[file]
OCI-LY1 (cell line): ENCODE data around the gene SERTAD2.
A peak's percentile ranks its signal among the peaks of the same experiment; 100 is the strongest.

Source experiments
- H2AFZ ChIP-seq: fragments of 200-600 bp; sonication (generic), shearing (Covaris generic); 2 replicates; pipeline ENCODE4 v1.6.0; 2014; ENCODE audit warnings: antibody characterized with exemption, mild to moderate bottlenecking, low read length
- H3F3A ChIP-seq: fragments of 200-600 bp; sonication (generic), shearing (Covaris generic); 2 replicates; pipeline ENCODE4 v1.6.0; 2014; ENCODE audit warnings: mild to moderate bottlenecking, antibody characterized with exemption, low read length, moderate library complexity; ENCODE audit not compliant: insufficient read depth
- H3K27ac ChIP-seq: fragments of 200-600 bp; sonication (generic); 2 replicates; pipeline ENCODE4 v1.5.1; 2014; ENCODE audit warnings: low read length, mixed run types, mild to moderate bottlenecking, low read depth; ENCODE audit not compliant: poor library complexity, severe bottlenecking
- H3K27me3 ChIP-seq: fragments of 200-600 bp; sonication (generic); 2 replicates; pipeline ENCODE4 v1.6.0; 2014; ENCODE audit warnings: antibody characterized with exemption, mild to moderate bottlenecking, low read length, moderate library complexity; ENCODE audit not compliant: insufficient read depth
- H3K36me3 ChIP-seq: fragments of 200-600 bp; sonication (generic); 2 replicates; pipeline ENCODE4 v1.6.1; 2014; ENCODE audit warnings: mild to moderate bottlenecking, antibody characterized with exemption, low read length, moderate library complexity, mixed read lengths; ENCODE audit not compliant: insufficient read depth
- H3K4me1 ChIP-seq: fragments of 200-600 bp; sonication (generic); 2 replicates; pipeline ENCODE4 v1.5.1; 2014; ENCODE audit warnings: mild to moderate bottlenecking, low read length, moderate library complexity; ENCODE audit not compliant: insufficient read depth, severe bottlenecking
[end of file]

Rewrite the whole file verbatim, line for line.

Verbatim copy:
OCI-LY1 (cell line): ENCODE data around the gene SERTAD2.
A peak's percentile ranks its signal among the peaks of the same experiment; 100 is the strongest.

Source experiments
- H2AFZ ChIP-seq: fragments of 200-600 bp; sonication (generic), shearing (Covaris generic); 2 replicates; pipeline ENCODE4 v1.6.0; 2014; ENCODE audit warnings: antibody characterized with exemption, mild to moderate bottlenecking, low read length
- H3F3A ChIP-seq: fragments of 200-600 bp; sonication (generic), shearing (Covaris generic); 2 replicates; pipeline ENCODE4 v1.6.0; 2014; ENCODE audit warnings: mild to moderate bottlenecking, antibody characterized with exemption, low read length, moderate library complexity; ENCODE audit not compliant: insufficient read depth
- H3K27ac ChIP-seq: fragments of 200-600 bp; sonication (generic); 2 replicates; pipeline ENCODE4 v1.5.1; 2014; ENCODE audit warnings: low read length, mixed run types, mild to moderate bottlenecking, low read depth; ENCODE audit not compliant: poor library complexity, severe bottlenecking
- H3K27me3 ChIP-seq: fragments of 200-600 bp; sonication (generic); 2 replicates; pipeline ENCODE4 v1.6.0; 2014; ENCODE audit warnings: antibody characterized with exemption, mild to moderate bottlenecking, low read length, moderate library complexity; ENCODE audit not compliant: insufficient read depth
- H3K36me3 ChIP-seq: fragments of 200-600 bp; sonication (generic); 2 replicates; pipeline ENCODE4 v1.6.1; 2014; ENCODE audit warnings: mild to moderate bottlenecking, antibody characterized with exemption, low read length, moderate library complexity, mixed read lengths; ENCODE audit not compliant: insufficient read depth
- H3K4me1 ChIP-seq: fragments of 200-600 bp; sonication (generic); 2 replicates; pipeline ENCODE4 v1.5.1; 2014; ENCODE audit warnings: mild to moderate bottlenecking, low read length, moderate library complexity; ENCODE audit not compliant: insufficient read depth, severe bottlenecking